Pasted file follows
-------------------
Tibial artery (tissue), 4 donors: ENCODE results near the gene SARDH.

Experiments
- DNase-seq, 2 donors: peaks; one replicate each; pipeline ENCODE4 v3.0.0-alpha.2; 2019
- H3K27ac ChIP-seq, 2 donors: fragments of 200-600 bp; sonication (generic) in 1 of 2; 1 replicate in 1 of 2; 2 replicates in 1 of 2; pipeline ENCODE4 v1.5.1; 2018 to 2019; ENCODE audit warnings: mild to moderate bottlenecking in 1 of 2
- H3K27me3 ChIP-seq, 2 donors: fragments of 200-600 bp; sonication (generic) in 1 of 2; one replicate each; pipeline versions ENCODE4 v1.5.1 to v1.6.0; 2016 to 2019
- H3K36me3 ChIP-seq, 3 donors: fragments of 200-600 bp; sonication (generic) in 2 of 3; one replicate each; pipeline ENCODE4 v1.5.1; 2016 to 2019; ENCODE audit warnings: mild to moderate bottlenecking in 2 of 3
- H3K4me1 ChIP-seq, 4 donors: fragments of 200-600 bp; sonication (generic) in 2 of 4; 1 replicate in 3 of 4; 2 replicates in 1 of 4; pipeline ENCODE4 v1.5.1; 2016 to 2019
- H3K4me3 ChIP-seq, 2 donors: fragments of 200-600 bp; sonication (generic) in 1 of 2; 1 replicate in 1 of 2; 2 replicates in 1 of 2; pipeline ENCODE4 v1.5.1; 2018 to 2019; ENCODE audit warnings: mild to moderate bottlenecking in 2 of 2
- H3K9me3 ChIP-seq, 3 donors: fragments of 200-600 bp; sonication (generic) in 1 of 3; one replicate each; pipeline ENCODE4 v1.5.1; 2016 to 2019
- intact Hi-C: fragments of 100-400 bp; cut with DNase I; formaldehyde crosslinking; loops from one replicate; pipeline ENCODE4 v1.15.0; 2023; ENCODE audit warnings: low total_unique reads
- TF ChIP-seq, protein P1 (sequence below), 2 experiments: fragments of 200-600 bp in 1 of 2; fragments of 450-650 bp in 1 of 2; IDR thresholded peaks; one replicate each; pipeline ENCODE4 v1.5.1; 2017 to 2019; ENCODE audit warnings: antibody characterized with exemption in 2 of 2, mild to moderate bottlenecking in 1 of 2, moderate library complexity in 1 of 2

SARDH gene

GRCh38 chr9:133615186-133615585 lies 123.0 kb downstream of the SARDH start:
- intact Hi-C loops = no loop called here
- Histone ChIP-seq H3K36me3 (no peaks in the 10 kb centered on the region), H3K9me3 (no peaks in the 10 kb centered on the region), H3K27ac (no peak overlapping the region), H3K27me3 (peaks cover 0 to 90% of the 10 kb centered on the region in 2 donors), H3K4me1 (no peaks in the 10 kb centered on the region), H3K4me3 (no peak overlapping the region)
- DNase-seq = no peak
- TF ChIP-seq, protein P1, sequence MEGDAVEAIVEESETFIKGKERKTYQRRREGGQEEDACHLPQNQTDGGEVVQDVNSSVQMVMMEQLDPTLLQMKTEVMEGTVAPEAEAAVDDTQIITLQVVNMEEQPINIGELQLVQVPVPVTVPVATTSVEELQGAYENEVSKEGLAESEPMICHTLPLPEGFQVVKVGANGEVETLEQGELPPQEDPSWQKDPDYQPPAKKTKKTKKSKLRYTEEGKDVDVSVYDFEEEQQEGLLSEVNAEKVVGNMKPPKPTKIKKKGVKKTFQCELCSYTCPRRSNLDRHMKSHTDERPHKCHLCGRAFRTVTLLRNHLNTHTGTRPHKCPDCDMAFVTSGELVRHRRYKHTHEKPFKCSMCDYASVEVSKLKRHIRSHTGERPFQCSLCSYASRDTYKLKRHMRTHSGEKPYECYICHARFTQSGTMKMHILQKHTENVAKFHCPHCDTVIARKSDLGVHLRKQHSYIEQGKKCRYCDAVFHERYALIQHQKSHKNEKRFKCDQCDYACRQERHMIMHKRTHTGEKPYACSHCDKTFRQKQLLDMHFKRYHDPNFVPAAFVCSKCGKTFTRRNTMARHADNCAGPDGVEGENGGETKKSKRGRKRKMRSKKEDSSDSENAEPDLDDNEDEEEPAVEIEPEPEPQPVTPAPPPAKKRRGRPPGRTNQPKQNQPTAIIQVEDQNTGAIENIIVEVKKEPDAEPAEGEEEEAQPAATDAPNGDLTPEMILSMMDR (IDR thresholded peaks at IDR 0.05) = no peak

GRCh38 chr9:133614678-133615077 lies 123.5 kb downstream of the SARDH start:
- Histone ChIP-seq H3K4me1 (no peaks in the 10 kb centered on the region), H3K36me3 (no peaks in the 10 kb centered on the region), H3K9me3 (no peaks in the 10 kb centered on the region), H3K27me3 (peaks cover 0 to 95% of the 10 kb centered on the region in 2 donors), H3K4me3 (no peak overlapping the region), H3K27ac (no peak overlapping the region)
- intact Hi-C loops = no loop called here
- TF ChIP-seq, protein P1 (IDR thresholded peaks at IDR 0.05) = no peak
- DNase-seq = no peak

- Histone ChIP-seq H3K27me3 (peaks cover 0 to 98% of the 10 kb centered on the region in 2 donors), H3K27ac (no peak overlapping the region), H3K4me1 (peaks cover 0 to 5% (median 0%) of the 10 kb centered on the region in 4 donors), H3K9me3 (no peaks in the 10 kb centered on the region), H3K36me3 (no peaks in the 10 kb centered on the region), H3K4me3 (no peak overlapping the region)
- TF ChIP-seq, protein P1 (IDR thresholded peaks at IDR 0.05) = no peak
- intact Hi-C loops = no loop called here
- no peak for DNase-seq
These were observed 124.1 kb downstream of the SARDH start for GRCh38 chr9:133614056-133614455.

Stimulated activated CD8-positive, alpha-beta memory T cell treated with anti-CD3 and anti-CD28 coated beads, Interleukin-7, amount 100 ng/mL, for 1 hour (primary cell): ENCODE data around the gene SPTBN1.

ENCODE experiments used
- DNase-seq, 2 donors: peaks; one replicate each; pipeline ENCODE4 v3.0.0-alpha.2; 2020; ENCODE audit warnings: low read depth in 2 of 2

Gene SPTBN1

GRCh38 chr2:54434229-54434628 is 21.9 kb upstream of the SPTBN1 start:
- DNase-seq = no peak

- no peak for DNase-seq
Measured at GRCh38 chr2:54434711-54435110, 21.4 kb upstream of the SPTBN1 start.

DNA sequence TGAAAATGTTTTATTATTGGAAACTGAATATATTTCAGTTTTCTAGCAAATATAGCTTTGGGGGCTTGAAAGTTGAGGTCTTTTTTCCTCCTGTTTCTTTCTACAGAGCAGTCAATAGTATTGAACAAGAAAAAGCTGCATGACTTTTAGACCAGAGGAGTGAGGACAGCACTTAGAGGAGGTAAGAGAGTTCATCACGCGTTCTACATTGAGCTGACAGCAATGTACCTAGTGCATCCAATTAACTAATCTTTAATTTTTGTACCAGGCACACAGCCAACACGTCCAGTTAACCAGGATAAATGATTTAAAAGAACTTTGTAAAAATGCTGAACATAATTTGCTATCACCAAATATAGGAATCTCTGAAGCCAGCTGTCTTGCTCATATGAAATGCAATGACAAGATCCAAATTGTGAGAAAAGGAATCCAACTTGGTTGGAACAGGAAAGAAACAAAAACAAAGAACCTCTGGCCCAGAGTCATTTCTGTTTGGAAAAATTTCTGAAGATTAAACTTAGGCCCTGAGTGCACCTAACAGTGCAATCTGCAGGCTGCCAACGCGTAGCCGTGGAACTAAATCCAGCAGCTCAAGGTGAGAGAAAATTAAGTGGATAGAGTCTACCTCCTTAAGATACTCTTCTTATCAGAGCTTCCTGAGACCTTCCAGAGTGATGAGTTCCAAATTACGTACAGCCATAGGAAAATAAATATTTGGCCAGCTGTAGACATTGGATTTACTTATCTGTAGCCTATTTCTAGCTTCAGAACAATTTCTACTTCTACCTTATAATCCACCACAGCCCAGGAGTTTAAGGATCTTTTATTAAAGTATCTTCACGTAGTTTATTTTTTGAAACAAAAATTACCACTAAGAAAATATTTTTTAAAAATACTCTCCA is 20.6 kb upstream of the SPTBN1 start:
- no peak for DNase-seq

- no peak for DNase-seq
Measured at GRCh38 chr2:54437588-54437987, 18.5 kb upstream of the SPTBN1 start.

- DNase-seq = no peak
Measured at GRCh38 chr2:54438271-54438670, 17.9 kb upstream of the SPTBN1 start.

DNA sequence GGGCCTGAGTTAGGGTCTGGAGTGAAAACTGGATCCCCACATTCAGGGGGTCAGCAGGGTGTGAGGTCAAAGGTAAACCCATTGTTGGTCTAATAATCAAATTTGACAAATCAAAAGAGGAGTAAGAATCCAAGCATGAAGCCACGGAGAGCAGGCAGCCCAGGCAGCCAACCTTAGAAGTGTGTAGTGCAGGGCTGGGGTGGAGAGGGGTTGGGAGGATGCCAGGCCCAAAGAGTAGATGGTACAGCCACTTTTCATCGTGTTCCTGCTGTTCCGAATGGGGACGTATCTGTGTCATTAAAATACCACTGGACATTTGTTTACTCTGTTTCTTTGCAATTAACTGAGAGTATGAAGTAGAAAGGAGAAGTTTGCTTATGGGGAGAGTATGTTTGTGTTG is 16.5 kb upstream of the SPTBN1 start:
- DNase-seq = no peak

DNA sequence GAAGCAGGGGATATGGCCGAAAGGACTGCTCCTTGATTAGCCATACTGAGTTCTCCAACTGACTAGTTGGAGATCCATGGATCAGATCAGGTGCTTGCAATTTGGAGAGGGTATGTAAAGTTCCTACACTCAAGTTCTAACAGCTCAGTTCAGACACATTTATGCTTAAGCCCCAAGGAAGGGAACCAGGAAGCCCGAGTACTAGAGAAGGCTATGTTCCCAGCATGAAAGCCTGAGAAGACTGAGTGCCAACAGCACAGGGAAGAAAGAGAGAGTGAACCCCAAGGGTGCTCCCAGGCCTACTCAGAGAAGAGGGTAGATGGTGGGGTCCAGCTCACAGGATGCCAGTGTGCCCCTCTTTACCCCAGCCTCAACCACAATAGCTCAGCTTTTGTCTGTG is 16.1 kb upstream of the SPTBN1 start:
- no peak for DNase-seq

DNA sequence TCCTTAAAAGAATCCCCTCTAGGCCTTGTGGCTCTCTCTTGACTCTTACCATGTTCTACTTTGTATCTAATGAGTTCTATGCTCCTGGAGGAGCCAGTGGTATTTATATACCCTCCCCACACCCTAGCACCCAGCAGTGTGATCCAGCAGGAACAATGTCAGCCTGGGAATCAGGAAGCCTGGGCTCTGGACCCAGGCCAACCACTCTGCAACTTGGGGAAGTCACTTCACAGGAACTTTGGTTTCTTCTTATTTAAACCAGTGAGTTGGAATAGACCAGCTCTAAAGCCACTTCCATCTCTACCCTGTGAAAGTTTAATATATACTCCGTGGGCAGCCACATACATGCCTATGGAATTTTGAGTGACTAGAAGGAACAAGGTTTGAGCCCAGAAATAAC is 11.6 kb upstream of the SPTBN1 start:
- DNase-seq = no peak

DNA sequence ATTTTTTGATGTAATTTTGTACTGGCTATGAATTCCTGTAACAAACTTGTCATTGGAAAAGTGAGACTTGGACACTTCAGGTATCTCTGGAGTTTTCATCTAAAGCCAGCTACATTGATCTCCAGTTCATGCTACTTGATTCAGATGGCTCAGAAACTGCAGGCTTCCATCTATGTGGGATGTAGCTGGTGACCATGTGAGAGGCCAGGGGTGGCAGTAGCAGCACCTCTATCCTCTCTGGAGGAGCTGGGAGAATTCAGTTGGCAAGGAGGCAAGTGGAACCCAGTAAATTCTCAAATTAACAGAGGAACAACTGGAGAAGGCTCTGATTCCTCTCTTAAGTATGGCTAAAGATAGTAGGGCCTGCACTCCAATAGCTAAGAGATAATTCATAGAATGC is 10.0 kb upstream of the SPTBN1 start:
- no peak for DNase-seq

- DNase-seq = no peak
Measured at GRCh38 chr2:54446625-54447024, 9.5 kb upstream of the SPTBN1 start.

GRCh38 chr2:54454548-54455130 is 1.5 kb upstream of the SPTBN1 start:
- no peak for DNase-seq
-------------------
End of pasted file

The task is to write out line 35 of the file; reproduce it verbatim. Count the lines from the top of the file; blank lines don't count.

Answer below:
Measured at GRCh38 chr2:54434711-54435110, 21.4 kb upstream of the SPTBN1 start.